A writing colleague had an interesting problem just lately. He was editing something for someone and they’d used a profanity a few times. He wanted to know what people thought about the use of swearing in the written media and what he could use instead.
Should you swear in corporate writing?
For me this raised the question of whether swearing is appropriate at all in the corporate world. Sir Richard Branson’s book (one of them) is called “Screw It, Let’s Do It” after a phrase he apparently uses a lot when presented with ideas, except he doesn’t say “screw”. Using the “f” word is presumably on brand for him, and I’m guessing the prospect of being banned from bookshops persuaded him to moderate his language for the book title.
A colleague of mine from the Professional Speaking Association, Richard Tyler, takes it a step further. His brand is “BTFI” which, moderated as above, stands for “Beyond The Screw It”.
For these people, the profanity is part of who they are. So when you’re writing your corporate prose, should you feel free to swear?
Consider the audience
For me, if I’d put such a word in I’d be aware of its weight and would not want it changed. If an editor was effectively the gate keeper of the website or magazine for which I was working, fair enough, they can change it; if, as in this case, the writer had hired the editor and was paying them, diluting my message would not go down well with me.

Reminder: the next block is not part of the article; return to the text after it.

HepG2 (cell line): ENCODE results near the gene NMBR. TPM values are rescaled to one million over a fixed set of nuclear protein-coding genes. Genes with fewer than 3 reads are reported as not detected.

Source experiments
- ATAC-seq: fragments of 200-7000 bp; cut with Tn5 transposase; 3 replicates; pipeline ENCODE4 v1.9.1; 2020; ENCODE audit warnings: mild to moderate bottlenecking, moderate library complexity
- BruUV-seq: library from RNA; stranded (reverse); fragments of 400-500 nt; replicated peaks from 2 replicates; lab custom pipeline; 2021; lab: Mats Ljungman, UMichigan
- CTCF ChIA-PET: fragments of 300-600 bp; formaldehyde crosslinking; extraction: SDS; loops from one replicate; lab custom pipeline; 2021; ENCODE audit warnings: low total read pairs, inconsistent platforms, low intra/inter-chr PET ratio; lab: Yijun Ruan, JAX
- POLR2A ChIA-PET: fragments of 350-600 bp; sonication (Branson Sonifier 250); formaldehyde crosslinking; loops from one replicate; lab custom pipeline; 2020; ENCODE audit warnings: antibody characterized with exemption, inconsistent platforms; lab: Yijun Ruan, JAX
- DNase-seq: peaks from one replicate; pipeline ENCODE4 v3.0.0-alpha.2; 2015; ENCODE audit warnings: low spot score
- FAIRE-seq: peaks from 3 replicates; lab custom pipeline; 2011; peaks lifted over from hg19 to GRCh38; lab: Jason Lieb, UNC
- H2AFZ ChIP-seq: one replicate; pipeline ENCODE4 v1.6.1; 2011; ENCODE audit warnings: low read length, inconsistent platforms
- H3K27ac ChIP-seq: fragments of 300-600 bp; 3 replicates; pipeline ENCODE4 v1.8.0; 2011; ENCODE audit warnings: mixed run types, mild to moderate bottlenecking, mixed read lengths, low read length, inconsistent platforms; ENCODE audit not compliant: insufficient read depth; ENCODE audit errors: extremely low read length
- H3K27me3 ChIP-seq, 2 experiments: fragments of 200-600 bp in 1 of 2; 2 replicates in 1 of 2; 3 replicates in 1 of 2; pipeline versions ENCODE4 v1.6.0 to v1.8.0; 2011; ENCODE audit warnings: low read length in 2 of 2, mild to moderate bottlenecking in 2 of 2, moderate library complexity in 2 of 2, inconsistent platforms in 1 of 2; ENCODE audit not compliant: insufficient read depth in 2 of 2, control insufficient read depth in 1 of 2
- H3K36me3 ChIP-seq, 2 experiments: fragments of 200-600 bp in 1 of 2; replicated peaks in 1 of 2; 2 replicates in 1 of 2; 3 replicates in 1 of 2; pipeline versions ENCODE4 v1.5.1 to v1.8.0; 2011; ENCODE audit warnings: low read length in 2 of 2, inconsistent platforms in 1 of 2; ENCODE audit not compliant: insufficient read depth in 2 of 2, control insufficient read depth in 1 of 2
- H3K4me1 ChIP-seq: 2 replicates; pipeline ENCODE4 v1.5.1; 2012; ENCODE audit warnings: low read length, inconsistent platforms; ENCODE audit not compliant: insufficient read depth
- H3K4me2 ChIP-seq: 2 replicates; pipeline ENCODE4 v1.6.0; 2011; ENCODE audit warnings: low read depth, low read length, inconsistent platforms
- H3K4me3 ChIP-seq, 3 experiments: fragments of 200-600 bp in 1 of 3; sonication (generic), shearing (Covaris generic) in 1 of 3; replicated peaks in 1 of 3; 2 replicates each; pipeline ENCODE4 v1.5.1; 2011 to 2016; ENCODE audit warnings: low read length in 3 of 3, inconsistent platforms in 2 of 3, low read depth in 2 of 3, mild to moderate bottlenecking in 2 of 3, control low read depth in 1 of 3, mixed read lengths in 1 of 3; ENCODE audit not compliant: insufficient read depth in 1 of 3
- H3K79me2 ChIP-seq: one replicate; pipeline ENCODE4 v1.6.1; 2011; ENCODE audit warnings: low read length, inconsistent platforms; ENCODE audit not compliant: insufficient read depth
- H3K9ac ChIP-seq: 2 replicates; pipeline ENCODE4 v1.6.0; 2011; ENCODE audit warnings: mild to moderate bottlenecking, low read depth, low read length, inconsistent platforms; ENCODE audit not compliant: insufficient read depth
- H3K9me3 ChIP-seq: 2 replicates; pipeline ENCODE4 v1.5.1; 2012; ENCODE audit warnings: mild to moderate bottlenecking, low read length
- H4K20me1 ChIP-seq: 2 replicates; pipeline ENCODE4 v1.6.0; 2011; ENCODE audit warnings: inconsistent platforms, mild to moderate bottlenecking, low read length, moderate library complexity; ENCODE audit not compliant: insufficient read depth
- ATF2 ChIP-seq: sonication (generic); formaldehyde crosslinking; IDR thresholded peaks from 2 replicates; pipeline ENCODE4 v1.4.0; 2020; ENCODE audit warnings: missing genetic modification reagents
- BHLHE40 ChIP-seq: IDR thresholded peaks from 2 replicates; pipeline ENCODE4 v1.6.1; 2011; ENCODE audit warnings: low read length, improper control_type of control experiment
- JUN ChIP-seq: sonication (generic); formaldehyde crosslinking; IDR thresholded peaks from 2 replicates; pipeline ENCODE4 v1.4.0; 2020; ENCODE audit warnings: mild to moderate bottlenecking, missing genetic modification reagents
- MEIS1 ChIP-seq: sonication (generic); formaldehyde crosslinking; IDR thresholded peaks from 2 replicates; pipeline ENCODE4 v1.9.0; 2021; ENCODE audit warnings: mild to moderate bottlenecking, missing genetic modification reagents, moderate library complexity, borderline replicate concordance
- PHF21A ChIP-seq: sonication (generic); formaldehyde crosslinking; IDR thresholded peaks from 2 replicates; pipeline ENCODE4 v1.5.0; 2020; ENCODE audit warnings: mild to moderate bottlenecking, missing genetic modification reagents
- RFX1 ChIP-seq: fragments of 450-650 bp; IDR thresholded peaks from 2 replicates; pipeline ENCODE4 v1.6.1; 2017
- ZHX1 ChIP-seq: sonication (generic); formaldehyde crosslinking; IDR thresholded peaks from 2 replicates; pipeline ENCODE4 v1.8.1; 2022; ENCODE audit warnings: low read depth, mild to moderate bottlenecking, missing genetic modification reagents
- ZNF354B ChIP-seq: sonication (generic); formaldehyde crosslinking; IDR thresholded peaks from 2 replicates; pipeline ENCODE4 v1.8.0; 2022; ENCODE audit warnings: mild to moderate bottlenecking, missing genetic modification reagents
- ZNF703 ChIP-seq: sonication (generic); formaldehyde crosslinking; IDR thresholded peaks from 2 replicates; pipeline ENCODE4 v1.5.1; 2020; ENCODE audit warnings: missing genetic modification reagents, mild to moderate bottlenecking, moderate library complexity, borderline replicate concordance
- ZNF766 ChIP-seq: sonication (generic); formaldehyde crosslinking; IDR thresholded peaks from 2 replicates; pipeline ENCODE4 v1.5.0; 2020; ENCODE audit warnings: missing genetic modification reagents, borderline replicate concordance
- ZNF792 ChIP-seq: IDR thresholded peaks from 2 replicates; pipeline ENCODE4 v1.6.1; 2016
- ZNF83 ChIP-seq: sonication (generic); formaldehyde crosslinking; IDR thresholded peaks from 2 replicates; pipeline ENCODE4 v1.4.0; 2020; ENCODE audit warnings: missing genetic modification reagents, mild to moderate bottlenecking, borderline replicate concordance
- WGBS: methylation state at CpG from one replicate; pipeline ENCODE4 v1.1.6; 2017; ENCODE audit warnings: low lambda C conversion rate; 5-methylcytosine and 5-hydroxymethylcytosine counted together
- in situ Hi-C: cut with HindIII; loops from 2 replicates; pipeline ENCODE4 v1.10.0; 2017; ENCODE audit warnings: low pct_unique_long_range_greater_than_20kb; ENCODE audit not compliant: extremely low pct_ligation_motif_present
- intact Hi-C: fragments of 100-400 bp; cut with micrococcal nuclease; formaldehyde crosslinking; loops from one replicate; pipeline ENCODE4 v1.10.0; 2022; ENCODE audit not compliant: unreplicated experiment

However, I probably wouldn’t have put them in at all. The reason is simple enough; every piece of corporate writing should have a call to action at its heart. You want the customer to buy something, you want to expand your brand awareness, the purpose can be a number of things but you’ll have a purpose.
Presumably your objective isn’t to alienate a section of readers before you’ve started, and even in 2016 a lot of people will react in that way.
So for me, swearing would be out. If I were editing something that included it, I’d go back to the brief and find out what I was editing for. If it’s simple readability then frankly I’d probably be overstepping the mark if I watered the shock value down.
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